The National Oceanic and Atmospheric Administration Fisheries’ proposed summer flounder catch limits for 2017-18 have drawn bipartisan opposition from New Jersey lawmakers. U.S. Representatives Frank Pallone Jr. (N.J. 6th) and Frank LoBiondo (N.J.-2nd), along with Sens. Robert Menendez and Cory Booker and Congressman Tom MacArthur (N.J.-3rd), wrote U.S. Commerce Secretary Penny Pritzker last week requesting she prevent rule-making that would reduce the summer flounder quotas for recreational and commercial fishing.
“The letter asks the Secretary to direct NOAA Fisheries to reexamine its methodologies and conduct a new benchmark summer flounder assessment before making any decision to reduce summer flounder quotas,” notes a press release from LoBiondo’s office.
According to NOAA Fisheries, the July 2016 summer flounder assessment update indicated that overfishing continued through 2015, and the biomass continues to decline; therefore, the administration proposed “a 30 percent reduction from catch limits previously implemented for the 2017 fishing year and a 16 percent reduction from current 2018 allocations. We are proposing these measures in order to ensure sustainability of summer flounder stocks for future generations of fishermen and consumers.”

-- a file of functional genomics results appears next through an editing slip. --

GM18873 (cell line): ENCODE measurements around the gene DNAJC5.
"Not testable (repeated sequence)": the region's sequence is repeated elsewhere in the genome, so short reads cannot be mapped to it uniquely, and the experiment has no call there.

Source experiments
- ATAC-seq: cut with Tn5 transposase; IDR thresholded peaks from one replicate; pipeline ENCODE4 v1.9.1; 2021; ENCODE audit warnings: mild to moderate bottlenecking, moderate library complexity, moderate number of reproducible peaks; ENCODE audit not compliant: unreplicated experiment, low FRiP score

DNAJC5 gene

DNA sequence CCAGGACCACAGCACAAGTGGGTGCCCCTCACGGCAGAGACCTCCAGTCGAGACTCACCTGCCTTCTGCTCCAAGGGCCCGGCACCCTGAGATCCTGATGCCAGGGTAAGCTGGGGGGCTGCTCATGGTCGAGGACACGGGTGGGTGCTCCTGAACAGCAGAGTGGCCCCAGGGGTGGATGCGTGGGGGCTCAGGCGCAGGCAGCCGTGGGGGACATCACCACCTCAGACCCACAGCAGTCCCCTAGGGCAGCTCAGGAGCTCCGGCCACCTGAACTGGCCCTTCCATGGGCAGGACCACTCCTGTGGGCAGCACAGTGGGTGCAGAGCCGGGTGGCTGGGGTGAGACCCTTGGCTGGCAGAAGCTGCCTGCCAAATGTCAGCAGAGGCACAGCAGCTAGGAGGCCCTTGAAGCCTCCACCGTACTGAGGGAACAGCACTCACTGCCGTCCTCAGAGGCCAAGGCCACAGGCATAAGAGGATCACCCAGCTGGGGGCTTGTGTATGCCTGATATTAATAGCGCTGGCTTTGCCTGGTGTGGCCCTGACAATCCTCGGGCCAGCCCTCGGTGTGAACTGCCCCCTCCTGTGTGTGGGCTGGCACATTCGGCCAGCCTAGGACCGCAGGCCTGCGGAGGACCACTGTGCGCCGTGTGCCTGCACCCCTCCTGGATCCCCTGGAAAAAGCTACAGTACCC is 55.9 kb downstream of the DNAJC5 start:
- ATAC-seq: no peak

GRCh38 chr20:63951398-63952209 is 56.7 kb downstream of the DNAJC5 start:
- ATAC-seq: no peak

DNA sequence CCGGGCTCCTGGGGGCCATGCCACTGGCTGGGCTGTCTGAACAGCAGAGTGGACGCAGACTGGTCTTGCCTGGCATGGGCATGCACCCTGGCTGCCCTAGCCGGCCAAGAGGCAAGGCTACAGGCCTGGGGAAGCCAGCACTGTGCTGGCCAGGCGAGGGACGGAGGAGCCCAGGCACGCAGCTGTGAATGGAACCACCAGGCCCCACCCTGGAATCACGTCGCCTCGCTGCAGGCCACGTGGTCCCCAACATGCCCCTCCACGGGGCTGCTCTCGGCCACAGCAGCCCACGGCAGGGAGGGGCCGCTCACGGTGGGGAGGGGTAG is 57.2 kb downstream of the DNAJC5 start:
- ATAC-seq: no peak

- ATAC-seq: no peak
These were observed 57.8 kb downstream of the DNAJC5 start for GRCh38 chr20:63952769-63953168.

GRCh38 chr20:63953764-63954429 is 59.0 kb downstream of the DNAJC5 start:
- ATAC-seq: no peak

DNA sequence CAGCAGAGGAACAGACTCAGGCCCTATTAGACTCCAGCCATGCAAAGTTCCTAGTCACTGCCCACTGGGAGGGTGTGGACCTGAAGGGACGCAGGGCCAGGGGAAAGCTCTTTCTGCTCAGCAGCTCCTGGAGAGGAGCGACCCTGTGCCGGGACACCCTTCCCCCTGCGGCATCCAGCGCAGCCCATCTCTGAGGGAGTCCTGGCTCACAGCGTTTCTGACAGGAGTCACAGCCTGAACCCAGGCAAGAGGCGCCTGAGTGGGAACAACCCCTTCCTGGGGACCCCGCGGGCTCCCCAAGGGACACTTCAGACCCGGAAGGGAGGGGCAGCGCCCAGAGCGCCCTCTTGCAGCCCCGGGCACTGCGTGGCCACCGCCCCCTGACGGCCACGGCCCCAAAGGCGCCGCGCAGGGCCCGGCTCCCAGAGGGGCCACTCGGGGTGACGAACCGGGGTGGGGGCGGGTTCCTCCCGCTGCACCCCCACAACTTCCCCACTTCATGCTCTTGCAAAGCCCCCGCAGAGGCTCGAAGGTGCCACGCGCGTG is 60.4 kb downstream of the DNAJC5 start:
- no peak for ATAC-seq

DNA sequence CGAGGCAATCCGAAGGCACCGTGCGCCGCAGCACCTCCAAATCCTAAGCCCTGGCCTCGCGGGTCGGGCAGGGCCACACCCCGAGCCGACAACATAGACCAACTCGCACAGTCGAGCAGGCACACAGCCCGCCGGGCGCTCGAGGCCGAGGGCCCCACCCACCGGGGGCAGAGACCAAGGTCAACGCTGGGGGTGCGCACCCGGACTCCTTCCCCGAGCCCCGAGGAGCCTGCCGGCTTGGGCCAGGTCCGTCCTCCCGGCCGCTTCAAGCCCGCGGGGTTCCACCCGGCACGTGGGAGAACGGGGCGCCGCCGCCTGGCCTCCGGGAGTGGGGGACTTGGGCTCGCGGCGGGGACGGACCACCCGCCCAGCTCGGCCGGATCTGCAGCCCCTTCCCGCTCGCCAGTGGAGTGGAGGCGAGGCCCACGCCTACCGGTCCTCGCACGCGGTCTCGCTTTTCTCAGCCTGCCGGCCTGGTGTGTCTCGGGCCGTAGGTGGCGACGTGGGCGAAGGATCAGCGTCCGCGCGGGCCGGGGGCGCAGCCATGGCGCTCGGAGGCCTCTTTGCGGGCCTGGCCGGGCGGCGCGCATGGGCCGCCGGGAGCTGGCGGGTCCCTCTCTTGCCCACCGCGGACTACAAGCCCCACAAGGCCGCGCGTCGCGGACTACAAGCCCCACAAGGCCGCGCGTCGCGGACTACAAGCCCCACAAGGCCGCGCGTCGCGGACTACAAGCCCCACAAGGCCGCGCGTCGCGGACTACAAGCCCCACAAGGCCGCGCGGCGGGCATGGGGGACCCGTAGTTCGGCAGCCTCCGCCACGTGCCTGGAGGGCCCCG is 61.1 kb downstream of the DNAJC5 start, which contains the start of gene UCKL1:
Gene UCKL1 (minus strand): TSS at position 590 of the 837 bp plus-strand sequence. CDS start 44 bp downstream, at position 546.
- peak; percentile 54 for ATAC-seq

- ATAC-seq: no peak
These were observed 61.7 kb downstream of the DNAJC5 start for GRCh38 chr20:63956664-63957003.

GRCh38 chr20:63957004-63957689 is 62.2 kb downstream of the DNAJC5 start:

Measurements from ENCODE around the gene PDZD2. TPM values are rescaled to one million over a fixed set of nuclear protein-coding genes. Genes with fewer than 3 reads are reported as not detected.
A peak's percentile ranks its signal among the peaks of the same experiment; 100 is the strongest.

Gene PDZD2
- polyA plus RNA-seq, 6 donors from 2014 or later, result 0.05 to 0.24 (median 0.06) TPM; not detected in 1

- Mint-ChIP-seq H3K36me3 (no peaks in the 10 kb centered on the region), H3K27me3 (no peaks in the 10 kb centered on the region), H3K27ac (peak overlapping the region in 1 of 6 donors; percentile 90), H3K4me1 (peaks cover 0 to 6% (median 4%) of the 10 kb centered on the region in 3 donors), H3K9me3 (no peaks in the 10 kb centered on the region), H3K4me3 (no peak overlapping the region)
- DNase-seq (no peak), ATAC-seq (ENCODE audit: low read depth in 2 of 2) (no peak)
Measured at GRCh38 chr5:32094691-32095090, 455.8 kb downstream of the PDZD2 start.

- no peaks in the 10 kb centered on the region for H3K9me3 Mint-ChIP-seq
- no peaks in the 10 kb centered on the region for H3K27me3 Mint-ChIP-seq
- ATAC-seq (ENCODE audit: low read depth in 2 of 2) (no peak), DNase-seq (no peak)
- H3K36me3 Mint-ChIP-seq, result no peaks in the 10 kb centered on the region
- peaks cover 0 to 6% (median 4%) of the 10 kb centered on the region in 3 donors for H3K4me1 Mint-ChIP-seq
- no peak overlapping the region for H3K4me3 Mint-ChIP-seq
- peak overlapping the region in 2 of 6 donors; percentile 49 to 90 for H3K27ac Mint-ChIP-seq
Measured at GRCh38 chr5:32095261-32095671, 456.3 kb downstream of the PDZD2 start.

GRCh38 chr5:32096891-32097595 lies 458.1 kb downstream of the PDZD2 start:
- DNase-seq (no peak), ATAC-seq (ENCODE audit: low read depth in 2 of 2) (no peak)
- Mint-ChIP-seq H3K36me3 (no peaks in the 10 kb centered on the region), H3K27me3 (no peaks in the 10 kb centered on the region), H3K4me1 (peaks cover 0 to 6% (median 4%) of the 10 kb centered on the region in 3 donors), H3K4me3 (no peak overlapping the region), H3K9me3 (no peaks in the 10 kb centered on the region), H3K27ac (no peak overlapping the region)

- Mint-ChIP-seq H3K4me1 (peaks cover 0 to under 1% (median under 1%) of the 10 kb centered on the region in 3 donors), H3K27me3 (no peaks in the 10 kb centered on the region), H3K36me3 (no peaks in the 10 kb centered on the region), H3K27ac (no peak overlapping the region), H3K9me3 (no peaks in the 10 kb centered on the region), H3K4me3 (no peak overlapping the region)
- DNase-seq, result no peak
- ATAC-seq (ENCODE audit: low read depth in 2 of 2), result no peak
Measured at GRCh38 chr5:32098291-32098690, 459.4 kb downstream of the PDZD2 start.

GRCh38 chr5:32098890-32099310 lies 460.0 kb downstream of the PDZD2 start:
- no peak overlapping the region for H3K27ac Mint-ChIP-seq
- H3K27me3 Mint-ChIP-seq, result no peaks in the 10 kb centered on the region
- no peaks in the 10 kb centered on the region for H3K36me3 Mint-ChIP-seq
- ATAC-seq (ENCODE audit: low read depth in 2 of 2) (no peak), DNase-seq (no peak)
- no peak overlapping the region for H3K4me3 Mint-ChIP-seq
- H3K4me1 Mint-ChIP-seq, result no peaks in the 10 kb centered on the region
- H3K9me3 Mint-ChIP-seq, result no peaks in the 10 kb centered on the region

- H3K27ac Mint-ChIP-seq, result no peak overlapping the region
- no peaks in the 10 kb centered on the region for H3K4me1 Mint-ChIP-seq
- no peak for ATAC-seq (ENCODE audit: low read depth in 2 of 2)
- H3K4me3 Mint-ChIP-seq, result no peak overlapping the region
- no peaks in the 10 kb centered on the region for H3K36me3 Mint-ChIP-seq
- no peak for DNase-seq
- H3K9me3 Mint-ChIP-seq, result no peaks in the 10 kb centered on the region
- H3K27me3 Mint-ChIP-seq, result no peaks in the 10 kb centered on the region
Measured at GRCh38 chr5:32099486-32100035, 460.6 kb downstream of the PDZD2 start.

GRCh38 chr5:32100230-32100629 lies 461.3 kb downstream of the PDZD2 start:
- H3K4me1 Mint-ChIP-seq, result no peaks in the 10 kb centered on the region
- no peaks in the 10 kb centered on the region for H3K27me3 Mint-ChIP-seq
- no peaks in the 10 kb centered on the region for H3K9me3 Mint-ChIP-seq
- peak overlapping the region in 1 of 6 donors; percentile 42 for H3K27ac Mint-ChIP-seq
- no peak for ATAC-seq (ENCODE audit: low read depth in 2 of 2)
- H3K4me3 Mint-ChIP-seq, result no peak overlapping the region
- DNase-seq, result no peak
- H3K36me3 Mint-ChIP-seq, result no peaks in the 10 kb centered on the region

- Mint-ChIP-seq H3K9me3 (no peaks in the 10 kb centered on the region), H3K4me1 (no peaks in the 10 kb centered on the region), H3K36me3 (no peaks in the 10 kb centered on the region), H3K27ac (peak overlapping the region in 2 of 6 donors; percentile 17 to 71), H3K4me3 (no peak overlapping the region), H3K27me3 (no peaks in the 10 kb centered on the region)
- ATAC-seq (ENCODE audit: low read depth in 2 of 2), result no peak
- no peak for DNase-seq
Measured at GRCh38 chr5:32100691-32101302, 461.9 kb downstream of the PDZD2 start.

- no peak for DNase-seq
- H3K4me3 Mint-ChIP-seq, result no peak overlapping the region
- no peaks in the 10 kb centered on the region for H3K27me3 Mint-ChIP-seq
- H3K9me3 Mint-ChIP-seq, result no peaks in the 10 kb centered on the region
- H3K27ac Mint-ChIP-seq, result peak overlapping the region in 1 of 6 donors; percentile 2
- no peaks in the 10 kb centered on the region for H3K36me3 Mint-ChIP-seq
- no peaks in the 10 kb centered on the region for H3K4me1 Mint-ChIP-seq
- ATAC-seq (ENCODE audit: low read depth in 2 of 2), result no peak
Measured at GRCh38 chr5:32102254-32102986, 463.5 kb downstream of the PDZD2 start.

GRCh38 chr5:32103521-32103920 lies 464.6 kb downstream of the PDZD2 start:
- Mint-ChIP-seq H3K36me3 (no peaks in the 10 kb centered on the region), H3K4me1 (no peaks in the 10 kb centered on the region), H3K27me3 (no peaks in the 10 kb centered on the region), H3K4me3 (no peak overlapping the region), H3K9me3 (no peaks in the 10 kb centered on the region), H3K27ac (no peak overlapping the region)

As the legislators stated in their letter to Pritzker, “This rule will have a dramatic impact on coastal communities in New Jersey that rely on the summer flounder fishery, harming the livelihoods of recreational and commercial fishermen. The consequences of allowing this rule to go forward are serious, and we respectfully request that you consider taking emergency action to prevent these quota reductions from going into effect.
“These reductions will harm coastal communities that rely on the recreational and commercial fishing industries along the Jersey Shore,” they added. “From 2007 to 2014, JCAA has reported that there was a loss of two million fishing trips in New Jersey, and 40 percent of fishing trips in New Jersey are in pursuit of summer flounder. In short, these communities are already struggling, and these reductions will result in lost jobs for fishermen, and hardship for their families. Those working in the tourism and boating industries along the Shore will be adversely impacted as well.”
– Reposted from The Sandpaper